VIGO COUNTY, Ind. (WTHI) – Eight out of every 1,000 babies born in Indiana don’t survive their first year of life.
“The infant mortality rate is higher here than the average in the country,” said Jack Jager, director of health collaborative at Union Hospital.
One of the biggest is that expectant mothers frequently don’t have pre-natal care.
But another big reason is some rural area hospitals don’t receive the training needed for emergency birth situations.
“Babies can be born and the personnel in these places might not see a lot of the kinds of emergencies that Union (Hospital) does,” said Jager.
Those facilities are high-volume and low-risk, which means they just don’t have the training to deal with high risk births, especially ones that don’t have large OB departments.
“OB is more often a wellness area, but when that critical patient comes in we know that our resources are not enough. And we learn how to maintain them until they are transported,” said Janis Cullison of Sullivan County Community Hospital.
Jager thinks the key is simple.
More education and training for rural area medical personnel.
“We have designed various things to do to help train personnel in caring for neo-natal emergencies,” said Jager.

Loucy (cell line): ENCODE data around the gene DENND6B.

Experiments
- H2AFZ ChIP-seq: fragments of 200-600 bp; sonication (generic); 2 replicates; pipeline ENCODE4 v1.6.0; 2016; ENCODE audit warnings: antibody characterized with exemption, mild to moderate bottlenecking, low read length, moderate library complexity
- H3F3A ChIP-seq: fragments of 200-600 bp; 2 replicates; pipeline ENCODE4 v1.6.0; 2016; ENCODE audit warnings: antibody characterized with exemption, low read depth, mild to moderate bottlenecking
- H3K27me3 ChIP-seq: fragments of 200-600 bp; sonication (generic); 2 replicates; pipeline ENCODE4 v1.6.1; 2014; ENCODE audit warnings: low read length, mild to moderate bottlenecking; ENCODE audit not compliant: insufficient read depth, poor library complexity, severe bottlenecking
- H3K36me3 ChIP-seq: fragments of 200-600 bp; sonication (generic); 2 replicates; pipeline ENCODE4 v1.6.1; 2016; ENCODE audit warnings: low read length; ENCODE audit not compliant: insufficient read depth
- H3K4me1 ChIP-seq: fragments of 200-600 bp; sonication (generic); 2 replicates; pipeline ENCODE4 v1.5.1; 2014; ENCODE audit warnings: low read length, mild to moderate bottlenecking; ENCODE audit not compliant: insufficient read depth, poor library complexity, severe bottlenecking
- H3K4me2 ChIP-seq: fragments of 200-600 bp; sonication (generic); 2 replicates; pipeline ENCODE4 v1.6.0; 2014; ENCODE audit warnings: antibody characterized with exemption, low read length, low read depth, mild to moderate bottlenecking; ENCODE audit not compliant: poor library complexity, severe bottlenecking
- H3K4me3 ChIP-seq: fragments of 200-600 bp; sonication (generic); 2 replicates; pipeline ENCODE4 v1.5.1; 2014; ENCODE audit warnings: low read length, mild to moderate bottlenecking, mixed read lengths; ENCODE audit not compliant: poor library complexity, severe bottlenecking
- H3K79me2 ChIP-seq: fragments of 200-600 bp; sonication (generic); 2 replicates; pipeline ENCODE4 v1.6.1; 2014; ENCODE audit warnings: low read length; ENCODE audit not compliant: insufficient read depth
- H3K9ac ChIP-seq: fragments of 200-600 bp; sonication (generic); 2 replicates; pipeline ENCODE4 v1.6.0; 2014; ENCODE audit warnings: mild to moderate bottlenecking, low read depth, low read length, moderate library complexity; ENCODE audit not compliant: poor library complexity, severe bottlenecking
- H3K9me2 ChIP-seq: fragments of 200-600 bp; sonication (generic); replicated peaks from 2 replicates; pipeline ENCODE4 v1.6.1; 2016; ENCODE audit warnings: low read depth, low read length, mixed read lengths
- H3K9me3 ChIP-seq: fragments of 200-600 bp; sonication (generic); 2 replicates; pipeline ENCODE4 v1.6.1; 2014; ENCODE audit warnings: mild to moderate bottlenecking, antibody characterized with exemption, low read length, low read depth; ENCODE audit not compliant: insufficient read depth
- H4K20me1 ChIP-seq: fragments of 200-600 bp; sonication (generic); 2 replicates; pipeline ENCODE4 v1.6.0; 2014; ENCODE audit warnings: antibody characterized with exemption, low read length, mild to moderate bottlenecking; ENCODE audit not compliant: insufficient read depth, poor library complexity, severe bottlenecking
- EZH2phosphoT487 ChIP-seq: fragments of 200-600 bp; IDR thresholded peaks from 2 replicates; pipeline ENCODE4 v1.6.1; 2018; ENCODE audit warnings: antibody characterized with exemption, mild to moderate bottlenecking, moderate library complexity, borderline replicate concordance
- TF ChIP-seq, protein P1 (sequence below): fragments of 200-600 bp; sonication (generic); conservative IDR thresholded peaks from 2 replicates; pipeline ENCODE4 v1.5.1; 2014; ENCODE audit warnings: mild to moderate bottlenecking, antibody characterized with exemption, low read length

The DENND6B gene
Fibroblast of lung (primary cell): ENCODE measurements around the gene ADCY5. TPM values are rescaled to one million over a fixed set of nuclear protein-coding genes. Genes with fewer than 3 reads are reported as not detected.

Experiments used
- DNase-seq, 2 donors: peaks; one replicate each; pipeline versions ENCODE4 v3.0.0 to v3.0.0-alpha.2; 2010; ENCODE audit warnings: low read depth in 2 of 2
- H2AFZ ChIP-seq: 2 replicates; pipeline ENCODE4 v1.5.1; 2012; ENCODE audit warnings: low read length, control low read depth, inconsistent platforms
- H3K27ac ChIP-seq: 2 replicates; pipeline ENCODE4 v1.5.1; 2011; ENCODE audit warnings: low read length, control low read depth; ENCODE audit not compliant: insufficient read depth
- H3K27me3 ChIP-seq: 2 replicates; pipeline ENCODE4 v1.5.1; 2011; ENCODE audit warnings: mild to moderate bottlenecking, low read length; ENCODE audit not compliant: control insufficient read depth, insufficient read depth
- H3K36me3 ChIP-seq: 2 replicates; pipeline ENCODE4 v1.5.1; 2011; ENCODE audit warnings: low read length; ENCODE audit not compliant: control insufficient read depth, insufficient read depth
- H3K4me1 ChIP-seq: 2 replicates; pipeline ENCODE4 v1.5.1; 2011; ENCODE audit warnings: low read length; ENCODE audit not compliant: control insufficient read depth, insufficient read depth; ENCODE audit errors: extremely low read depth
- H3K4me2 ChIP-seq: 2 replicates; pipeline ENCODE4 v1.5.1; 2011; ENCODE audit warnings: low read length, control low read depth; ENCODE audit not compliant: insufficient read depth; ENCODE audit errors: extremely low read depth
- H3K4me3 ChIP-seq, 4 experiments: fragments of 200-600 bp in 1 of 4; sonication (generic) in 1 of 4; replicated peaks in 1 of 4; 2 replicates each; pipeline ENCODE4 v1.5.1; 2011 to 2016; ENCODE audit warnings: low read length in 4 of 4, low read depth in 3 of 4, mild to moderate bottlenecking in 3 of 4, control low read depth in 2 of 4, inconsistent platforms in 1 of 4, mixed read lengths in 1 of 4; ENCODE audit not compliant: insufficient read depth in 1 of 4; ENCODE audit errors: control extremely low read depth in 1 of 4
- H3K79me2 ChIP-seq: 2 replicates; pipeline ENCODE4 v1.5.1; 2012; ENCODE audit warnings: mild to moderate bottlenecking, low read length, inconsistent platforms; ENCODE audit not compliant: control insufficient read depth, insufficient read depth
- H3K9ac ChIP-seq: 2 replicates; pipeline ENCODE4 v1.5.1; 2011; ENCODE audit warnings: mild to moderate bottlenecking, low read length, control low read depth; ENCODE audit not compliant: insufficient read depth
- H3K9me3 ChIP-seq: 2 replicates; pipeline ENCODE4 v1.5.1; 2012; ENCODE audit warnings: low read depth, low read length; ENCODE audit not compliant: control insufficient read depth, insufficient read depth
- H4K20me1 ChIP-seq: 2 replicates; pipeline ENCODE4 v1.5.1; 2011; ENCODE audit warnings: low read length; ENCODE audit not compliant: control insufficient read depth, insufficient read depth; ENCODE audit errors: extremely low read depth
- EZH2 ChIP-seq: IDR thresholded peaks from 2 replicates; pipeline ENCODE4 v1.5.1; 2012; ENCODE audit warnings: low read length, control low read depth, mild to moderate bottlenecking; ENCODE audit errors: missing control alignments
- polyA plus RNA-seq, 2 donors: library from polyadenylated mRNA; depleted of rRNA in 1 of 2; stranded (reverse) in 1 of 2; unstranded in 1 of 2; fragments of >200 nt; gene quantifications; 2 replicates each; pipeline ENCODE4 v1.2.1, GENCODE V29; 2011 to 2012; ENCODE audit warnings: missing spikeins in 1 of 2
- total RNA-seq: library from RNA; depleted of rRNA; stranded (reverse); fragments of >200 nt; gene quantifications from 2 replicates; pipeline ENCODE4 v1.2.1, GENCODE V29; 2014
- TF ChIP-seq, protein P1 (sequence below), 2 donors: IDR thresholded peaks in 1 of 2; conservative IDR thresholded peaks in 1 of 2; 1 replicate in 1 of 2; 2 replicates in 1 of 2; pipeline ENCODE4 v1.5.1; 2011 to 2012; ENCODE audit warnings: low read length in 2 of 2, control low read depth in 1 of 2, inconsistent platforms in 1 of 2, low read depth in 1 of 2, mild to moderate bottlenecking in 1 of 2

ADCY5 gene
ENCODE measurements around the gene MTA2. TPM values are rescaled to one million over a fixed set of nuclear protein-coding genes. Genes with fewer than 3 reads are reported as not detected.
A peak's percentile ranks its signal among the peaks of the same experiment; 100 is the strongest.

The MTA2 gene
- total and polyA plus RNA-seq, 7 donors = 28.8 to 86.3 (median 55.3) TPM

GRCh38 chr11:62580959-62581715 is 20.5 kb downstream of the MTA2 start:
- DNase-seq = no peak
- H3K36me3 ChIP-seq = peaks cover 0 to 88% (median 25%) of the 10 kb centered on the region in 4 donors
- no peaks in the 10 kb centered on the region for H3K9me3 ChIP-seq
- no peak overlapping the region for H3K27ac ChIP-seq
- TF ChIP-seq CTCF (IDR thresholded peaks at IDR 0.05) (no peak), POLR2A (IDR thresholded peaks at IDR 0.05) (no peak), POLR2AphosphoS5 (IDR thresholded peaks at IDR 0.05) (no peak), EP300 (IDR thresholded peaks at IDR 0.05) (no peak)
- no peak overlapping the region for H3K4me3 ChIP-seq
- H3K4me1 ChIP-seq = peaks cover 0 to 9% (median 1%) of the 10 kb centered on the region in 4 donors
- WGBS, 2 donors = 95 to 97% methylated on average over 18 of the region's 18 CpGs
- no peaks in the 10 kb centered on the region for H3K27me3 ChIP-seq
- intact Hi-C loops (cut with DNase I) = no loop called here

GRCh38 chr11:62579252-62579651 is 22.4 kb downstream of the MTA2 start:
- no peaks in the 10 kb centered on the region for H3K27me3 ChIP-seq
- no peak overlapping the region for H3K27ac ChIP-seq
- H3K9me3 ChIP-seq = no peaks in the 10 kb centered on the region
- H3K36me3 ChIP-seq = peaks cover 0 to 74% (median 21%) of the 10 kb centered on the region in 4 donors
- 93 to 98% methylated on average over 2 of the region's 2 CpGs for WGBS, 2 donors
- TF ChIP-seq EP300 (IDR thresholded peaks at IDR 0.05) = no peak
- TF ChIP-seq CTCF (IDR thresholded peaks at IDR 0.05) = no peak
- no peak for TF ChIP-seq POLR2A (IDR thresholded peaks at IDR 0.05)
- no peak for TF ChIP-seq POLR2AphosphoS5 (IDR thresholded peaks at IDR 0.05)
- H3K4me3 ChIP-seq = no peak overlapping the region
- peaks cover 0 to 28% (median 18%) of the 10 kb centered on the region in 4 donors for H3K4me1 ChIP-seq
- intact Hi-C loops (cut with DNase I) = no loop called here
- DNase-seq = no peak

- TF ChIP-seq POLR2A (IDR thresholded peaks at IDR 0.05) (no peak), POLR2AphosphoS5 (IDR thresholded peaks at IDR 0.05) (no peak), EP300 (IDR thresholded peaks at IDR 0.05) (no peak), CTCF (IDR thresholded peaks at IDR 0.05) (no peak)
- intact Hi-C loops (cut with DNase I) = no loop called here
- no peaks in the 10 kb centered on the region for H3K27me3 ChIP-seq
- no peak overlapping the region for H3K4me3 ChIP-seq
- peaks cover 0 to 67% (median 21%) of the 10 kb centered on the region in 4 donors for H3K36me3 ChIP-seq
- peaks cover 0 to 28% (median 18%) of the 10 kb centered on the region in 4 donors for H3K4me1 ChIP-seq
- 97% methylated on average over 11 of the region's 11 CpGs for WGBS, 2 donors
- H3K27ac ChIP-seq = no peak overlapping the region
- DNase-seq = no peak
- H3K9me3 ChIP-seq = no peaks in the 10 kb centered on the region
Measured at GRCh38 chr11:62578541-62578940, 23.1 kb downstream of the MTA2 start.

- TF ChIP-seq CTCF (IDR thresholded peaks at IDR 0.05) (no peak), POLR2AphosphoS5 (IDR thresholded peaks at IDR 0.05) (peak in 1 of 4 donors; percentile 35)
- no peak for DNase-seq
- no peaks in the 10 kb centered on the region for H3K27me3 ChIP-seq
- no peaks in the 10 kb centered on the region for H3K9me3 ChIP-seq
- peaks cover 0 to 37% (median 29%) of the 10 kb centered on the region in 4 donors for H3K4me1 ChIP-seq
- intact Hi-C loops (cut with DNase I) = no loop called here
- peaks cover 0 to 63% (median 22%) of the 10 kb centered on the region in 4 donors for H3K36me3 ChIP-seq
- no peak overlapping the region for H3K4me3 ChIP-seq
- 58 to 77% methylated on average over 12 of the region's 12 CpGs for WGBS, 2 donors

“It’s going to be wonderful for us to recognize the emergency and use the training we have to intervene early, which time is so important and reduce mortality,” said Cullion.
This is also where the new West Central Indiana Infant Mortality Task Force comes in to play.
“We also have a task force that is working together in other areas. Pre-mature births and so forth to get babies better from the beginning, from right when conception occurs,” said Jager.
They’re hoping both of these ideas are enough to save lives.
“The first thing hopefully we can take care of fairly quickly by teaching these educators, but the second thing is to try to prevent unwanted deaths,” said Jager.
The task force had their first meeting on Friday.